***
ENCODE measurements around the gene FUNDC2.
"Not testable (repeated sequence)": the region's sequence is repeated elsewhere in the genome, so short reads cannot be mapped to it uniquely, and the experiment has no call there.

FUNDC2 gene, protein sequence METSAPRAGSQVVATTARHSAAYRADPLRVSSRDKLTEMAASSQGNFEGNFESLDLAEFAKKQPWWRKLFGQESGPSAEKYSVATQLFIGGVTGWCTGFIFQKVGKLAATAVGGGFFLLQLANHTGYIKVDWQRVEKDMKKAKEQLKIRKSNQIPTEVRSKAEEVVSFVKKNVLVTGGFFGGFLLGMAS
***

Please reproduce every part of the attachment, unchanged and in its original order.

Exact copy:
ENCODE measurements around the gene FUNDC2.
"Not testable (repeated sequence)": the region's sequence is repeated elsewhere in the genome, so short reads cannot be mapped to it uniquely, and the experiment has no call there.

FUNDC2 gene, protein sequence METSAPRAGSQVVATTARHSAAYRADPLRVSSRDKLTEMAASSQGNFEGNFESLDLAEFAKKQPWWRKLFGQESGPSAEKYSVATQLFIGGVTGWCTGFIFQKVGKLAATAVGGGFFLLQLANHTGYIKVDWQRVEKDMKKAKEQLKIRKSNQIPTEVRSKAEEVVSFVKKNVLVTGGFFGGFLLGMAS